"One product launch does not a success make," Henderson said. "It's how do you build on that? But I think it gave us some confidence that if we get the car right and we get the promotion right, we can make progress and we can actually bring people back to the car."

GM has big plans for cars and car-based crossover vehicles. Nearly every brand, including Cadillac, will be getting a small car soon. Eighteen of the 19 vehicles GM is launching between now and 2010 are cars or crossovers.

One model, the sleek new Chevrolet Cruze due out in 2010, is the replacement for the clunky Chevrolet Cobalt small car. GM plans to power the Cruze with a 1.4-liter turbocharged four-cylinder engine, allowing it to get around 45 miles per gallon.

Currently, GM sells the pedestrian Cobalts for an average of $12,000, while Honda Motor Co. gets $19,000 for its popular Civic compact, Henderson said.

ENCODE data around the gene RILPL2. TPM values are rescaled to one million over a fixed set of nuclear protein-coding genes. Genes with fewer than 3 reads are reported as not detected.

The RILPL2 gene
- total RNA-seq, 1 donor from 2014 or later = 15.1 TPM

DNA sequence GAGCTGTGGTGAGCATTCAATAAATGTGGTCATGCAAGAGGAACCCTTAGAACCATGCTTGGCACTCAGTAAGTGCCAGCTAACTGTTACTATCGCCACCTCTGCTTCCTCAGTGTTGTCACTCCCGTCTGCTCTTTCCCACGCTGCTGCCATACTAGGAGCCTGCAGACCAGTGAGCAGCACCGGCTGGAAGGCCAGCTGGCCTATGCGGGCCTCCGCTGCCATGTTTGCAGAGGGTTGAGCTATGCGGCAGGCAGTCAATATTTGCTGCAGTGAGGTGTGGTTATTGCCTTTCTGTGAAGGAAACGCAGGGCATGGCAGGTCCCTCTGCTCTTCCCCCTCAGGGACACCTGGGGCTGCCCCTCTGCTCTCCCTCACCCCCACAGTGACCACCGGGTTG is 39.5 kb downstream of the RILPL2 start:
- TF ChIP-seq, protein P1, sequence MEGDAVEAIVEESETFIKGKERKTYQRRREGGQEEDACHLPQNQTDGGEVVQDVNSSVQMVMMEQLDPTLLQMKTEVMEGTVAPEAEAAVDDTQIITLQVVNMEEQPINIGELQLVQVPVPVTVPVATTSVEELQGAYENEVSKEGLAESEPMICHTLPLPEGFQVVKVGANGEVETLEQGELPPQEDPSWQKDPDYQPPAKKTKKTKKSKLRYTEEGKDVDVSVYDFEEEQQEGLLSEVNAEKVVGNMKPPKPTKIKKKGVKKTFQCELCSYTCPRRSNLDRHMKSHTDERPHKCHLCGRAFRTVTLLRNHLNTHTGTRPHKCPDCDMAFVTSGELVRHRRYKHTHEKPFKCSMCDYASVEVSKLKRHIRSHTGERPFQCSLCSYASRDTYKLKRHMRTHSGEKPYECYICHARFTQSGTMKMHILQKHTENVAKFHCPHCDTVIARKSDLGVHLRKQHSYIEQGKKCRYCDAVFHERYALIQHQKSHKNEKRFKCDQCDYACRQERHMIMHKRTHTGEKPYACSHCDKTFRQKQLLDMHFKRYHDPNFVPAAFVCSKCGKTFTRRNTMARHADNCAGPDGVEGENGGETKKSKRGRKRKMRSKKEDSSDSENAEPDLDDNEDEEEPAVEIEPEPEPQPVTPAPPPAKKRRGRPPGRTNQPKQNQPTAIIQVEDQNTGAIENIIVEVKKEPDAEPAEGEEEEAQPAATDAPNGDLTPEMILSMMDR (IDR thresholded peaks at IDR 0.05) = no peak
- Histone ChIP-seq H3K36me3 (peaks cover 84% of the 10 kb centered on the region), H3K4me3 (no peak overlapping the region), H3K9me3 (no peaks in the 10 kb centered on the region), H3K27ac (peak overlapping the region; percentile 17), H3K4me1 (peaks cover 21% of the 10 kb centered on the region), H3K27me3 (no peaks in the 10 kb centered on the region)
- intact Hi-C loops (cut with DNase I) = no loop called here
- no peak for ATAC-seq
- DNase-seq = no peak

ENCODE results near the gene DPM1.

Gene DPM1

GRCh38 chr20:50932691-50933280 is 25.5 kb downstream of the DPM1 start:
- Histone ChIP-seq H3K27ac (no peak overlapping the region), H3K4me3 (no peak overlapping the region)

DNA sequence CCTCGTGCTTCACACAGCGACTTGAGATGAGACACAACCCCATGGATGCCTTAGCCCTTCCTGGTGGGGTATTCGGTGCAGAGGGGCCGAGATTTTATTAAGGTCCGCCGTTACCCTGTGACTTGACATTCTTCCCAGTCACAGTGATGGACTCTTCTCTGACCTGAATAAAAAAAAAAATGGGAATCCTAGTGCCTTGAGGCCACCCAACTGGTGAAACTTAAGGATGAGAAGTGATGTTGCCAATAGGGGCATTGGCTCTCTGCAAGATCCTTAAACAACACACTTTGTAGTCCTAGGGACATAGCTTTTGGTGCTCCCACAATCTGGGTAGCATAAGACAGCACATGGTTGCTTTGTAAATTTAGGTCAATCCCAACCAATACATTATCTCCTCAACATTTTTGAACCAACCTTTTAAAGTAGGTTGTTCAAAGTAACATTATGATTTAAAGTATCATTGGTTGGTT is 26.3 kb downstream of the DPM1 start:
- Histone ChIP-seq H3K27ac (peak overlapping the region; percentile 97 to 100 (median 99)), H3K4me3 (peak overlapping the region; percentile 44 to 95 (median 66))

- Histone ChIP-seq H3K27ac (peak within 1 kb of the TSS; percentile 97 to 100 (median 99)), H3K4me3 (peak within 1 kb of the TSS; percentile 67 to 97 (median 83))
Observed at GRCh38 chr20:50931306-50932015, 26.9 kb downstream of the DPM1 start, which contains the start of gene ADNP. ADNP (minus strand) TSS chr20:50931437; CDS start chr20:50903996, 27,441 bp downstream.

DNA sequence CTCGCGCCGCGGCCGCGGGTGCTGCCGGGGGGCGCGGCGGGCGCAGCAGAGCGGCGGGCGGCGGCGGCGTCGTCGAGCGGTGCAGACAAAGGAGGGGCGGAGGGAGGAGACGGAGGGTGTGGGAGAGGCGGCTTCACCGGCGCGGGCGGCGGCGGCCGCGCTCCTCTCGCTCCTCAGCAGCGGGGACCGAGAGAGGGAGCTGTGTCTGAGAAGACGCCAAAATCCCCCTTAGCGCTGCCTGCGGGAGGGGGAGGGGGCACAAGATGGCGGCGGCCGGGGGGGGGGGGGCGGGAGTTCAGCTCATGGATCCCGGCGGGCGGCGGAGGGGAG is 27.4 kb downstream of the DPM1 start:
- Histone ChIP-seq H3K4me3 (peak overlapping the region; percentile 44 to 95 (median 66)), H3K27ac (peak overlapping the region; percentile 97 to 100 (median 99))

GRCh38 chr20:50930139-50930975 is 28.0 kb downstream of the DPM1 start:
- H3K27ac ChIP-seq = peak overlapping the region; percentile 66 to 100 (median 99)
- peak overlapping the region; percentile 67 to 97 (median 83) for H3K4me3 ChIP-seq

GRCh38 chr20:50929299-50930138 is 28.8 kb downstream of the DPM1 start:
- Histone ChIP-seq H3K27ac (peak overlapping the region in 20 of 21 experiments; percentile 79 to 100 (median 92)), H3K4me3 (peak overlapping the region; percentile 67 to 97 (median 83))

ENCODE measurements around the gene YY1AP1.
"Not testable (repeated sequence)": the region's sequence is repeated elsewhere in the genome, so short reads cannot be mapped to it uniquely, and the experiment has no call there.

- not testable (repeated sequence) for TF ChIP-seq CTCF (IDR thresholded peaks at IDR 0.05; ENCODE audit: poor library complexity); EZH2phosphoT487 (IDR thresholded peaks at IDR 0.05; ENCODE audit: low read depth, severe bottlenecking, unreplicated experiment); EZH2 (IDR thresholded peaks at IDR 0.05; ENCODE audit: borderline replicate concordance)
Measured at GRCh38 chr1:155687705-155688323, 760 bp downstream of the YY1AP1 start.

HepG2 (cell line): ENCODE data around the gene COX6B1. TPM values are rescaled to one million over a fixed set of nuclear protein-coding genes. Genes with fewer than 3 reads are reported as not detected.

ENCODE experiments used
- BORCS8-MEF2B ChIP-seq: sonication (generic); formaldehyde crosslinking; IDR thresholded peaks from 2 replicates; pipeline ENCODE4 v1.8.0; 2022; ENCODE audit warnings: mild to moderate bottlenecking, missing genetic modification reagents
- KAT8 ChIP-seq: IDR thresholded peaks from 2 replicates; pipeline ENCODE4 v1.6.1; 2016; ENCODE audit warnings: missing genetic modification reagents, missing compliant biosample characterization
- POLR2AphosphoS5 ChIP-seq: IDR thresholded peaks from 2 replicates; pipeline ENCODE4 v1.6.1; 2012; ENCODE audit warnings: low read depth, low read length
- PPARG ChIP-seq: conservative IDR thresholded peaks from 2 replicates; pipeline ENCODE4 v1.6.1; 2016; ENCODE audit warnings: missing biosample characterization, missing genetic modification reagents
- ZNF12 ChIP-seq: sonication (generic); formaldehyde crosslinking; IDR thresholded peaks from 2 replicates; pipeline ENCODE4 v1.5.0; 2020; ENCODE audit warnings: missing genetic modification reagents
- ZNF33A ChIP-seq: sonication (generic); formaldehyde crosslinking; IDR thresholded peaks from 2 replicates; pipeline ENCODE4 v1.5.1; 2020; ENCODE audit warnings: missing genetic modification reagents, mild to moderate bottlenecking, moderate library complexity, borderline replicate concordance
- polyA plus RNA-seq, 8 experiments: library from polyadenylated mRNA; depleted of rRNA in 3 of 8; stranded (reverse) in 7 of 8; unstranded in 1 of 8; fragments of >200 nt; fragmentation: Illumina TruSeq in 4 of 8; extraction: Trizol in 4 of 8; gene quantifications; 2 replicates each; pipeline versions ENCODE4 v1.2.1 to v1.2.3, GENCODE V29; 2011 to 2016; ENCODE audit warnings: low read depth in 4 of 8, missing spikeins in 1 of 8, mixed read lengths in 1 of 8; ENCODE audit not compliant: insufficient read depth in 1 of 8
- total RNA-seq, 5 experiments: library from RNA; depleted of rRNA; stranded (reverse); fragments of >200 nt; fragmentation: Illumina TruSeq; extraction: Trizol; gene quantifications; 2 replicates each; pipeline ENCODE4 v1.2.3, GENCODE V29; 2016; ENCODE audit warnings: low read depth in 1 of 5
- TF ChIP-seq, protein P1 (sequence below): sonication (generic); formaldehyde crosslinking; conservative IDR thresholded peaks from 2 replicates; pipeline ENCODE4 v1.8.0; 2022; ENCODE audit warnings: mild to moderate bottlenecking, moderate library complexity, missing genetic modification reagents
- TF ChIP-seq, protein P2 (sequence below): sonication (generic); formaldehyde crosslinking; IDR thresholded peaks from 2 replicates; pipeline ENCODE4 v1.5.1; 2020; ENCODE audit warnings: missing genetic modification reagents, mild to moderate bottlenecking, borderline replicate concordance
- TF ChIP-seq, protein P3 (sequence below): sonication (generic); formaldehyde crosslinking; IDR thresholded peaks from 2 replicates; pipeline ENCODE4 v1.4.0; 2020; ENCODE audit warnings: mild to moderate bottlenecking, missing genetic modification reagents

John Wolkonowicz, an auto analyst with the consulting company Global Insight, said GM could easily command $22,000 for the Cruze because of its sophisticated, European-style suspension and its nice styling and amenities. But it will only cost GM about $2,000 more to make those changes over the current Cobalt, leaving substantial room for profits, he said.

Henderson said those kinds of changes, together with expense cuts, streamlined marketing and increases in small-car production, should help GM make a good chunk of cash even on smaller vehicles.

"I think the equation in small cars is to close the price gap versus the market segment leaders and drive more volume," Henderson said. "You're significantly improving aggregate profitability."

GM Vice Chairman Bob Lutz said car prices also will rise because of demand, while truck and SUV prices will likely fall.

History bears that out. Wolkonowicz says the Chevrolet Suburban SUV cost about the same as a Caprice sedan in 1985, when demand for SUVs was low, but the Suburban's list price is now more than double that of the Chevrolet Impala sedan. And just a few years ago, Toyota Motor Corp. was offering incentives on its money-losing Prius hybrid, but now it can't keep up with demand, said Global Insight analyst Rebecca Lindland.